March 20, 2009 Volume 110 Number 6

Judge bans labor adversary Bill Sizemore from charities

Bill Sizemore — the perennial sponsor of anti-union initiatives on the Oregon ballot — now faces a court order banning him from having a role in any tax-deductible non-profit charity.

Multnomah County Circuit Court Judge Janice Wilson issued the order March 6 after lawyers from a teachers union and the Oregon attorney general’s office showed that Sizemore violated an earlier court order that restricted his handling of money for non-profits.

That order resulted from a 2002 jury decision in a lawsuit filed by the Oregon Education Association (OEA) and American Federation of Teachers Oregon, later joined by the State of Oregon.

The jury found that organizations controlled by Sizemore had engaged in a pattern of forgery and fraud in campaigns to get anti-union initiatives on the 2000 ballot. Sizemore used a sham charity to avoid revealing the identity of his political donors, and to give them tax deductions they weren’t legally entitled to.

Under the 2003 court order, Sizemore was instructed to obey all campaign finance and charitable organization laws, and banned from handling money for any tax-deductible non-profit.

But Sizemore flouted that order when he set up a charitable non-profit in another state. American Tax Research Foundation (ATRF) — chartered in Nevada — had Sizemore’s mother and a close friend on the board, and did no meaningful work analyzing the fiscal impact of ballot measures. ATRF enabled Sizemore donor Loren Parks to claim a tax deduction for hundreds of thousands of dollars of contributions that were paid out to Sizemore while he worked on anti-union initiatives for the 2008 ballot.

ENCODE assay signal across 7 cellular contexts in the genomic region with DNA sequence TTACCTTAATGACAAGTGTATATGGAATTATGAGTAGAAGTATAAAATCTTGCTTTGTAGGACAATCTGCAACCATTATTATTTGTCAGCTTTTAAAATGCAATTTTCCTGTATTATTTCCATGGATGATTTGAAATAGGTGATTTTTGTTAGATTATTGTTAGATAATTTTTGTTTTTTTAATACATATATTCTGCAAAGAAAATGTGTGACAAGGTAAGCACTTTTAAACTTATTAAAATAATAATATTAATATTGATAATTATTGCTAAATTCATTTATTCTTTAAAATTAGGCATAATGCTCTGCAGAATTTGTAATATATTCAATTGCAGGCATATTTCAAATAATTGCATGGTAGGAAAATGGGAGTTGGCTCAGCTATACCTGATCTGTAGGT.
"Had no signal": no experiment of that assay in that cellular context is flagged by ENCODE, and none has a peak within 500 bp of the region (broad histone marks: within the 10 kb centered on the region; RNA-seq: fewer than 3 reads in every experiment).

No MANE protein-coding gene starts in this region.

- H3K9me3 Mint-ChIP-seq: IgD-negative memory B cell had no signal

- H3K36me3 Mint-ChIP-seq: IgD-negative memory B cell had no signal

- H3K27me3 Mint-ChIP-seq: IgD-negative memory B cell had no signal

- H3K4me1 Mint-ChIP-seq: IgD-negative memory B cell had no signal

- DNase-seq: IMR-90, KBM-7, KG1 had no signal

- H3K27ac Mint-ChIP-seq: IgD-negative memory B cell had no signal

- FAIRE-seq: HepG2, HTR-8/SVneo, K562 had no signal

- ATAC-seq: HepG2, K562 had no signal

ATRF paid for everything from a time share vacation rental to Sizemore’s daughters braces, yet Sizemore could not show the court any meaningful work he’d done for the charity.

“It was created as a sham,” Judge Wilson said. “It was run as a sham.”

Having violated the ban on handling money for charitable non-profits, Sizemore is now banned from running or being paid by any charitable non-profit, and must get Judge Wilson’s permission to fill those roles for any political-cause-oriented non-profit. He can still serve as chief petitioner on ballot measures, but will face close scrutiny if he raises or handles money for the campaigns.

The court order runs through 2013.

OEA attorney Greg Hartman said Judge Wilson’s ruling was more restrictive of Sizemore than even the unions had asked for.

“If you had to sum it up, the purpose [of the court order] is to get him out of the charitable organization business,” Hartman said.

As he has with every previous ruling, Sizemore made statements to the press blaming his legal difficulties on the judge, jury, unions, and elected leaders like the Oregon attorney general, whose job is to enforce campaign finance and charitable activities law.

“Bill’s perspective is the law doesn’t apply to him,” Hartman said. “He can keep pointing fingers, but the reality is that the evidence is overwhelming that he has simply continued to ignore the law and ignore the court’s orders, continued to do whatever he damn well pleased, and it’s finally catching up with him.”

Home | About

© Oregon Labor Press Publishing Co. Inc.